Mosaic of Curiosity made from images acquired with its turret-mounted MAHLI camera. (NASA/JPL-Caltech/MSSS/J. Major)

While it’s not quite the “smoking gun” for evidence of life on Mars, the recent announcement of a detection of spiking methane levels by NASA’s Curiosity rover has certainly caught everyone’s attention – especially since the activity of microbes is one possible source for the presence of the compound, which has already been detected by spacecraft in orbit around Mars.

“This temporary increase in methane – sharply up and then back down – tells us there must be some relatively localized source,” said Sushil Atreya of the University of Michigan, a member of the Curiosity rover science team. “There are many possible sources, biological or non-biological, such as interaction of water and rock.”

Still, biological in origin or not, these findings are yet another milestone for the MSL mission.

“We have had a major discovery. We have found organics on Mars.”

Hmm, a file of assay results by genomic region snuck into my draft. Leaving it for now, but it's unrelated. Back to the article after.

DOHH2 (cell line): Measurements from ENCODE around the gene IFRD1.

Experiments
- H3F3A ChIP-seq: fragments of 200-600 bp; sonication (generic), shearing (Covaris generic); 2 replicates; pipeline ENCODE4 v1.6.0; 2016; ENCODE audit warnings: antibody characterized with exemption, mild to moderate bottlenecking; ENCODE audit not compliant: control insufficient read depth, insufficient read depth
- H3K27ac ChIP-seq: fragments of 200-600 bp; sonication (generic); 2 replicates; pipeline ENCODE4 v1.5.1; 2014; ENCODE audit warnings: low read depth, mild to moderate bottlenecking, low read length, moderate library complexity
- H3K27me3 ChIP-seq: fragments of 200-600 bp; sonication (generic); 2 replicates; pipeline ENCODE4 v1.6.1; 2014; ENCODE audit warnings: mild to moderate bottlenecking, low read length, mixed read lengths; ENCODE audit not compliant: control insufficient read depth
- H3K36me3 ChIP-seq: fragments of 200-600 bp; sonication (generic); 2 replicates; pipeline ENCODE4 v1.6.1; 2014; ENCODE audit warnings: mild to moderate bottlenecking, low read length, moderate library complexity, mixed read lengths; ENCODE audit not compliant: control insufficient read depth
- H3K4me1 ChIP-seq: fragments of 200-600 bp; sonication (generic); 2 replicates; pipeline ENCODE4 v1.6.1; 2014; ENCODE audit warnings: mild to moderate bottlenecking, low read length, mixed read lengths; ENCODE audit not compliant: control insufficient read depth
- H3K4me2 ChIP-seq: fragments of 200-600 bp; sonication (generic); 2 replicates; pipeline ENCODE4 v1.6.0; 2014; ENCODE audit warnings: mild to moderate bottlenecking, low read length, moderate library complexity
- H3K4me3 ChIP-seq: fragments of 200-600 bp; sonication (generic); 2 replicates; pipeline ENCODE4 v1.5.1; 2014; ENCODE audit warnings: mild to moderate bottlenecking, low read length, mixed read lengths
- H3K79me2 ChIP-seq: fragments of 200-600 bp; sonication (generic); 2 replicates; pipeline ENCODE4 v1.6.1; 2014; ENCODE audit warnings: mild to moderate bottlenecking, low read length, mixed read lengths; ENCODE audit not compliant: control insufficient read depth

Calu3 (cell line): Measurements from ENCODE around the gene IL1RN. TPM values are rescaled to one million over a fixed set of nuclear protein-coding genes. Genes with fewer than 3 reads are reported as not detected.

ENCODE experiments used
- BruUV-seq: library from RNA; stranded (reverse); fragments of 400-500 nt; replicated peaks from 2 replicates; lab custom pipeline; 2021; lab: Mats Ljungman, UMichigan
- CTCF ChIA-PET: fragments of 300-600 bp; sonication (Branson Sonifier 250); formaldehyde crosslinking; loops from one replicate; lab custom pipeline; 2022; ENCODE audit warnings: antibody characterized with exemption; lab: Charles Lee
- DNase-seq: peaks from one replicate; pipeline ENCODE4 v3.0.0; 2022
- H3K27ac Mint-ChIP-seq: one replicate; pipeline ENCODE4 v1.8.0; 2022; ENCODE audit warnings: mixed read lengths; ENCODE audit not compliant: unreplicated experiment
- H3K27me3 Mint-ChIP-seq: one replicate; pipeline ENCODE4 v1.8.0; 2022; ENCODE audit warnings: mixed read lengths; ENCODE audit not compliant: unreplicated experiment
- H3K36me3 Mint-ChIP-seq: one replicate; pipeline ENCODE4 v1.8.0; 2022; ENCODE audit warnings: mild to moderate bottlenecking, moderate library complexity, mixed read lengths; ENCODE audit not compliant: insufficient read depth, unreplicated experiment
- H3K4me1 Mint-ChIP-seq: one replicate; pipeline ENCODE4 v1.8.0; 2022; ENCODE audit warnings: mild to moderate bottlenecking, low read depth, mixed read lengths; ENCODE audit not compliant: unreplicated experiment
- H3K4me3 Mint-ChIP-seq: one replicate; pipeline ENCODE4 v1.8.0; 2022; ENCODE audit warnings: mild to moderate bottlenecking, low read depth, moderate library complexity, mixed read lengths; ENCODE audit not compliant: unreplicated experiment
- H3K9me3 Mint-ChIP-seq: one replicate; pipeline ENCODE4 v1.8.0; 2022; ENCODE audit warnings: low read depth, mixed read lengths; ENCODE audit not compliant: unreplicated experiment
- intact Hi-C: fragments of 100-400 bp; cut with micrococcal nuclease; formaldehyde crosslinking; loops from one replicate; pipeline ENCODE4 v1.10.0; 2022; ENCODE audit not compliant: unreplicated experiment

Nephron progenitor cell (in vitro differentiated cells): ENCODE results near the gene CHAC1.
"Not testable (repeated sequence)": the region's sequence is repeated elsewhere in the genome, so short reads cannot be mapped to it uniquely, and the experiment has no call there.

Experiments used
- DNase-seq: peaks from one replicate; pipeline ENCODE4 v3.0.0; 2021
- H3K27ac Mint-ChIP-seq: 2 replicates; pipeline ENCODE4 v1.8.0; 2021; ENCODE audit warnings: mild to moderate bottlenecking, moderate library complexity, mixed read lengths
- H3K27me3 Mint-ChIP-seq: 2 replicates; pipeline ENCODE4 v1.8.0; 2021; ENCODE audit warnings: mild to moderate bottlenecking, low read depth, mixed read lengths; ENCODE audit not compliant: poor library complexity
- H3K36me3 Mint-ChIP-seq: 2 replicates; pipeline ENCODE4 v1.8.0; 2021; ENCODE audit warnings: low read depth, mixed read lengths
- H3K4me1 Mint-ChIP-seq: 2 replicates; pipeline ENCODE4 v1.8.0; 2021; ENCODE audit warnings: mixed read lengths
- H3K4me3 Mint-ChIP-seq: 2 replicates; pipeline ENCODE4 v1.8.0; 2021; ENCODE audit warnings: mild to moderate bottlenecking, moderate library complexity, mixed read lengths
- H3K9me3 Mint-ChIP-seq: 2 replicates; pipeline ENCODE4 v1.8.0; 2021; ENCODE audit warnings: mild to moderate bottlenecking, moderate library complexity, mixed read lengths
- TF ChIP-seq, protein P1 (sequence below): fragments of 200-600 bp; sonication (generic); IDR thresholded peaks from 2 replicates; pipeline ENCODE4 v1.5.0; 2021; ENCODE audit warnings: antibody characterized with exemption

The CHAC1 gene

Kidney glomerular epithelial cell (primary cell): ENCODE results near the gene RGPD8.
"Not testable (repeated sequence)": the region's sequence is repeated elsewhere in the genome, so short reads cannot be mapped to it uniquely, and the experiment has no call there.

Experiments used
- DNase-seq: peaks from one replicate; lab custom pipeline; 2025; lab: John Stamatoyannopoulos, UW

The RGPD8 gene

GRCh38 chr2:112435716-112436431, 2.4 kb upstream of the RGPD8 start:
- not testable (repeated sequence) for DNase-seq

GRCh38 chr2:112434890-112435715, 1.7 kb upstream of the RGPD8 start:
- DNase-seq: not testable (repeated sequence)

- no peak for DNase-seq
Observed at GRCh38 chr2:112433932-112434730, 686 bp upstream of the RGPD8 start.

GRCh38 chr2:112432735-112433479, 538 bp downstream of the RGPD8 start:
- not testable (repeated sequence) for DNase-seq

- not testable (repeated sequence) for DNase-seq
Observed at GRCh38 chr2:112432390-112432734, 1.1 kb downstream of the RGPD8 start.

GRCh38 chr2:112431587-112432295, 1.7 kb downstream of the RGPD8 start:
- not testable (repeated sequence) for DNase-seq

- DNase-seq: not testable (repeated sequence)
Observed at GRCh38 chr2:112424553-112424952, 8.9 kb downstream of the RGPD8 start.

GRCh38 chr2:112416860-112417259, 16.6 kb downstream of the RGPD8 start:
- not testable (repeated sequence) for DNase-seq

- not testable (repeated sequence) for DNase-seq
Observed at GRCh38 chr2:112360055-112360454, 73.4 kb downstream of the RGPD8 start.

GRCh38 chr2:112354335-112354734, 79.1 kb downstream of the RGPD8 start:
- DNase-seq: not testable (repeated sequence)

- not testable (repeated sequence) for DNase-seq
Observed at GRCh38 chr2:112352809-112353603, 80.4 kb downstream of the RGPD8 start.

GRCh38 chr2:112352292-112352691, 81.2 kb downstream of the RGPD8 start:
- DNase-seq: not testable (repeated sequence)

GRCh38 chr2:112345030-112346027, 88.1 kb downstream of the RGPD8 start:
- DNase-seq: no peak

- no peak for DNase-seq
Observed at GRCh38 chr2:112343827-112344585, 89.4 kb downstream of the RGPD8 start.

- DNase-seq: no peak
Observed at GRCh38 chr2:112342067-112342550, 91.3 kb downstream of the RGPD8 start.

–  John Grotzinger, Curiosity lead scientist

Read the rest of this entry

Here’s Your Chance to Name a Crater on Mercury!

Artist’s rendering of MESSENGER in orbit around Mercury. (NASA/JOHNS HOPKINS UNIVERSITY APPLIED PHYSICS LABORATORY/CARNEGIE INSTITUTION OF WASHINGTON)

Artist’s rendering of MESSENGER in orbit around Mercury.
(NASA/JOHNS HOPKINS UNIVERSITY APPLIED PHYSICS LABORATORY/CARNEGIE INSTITUTION OF WASHINGTON)

On March 18, 2011, MESSENGER became the first human-made spacecraft to enter orbit around Mercury. Now almost four years, eight billion miles, and over 260,000 images later, MESSENGER is nearing the end of its operational life.

To commemorate the many achievements of the mission, scientists from NASA and the MESSENGER teams at the Johns Hopkins University Applied Physics Laboratory and the Carnegie Institution for Science are giving people around the world the opportunity to name five craters on Mercury — names which, once selected, will become official through the IAU!

Read the rest of this article here.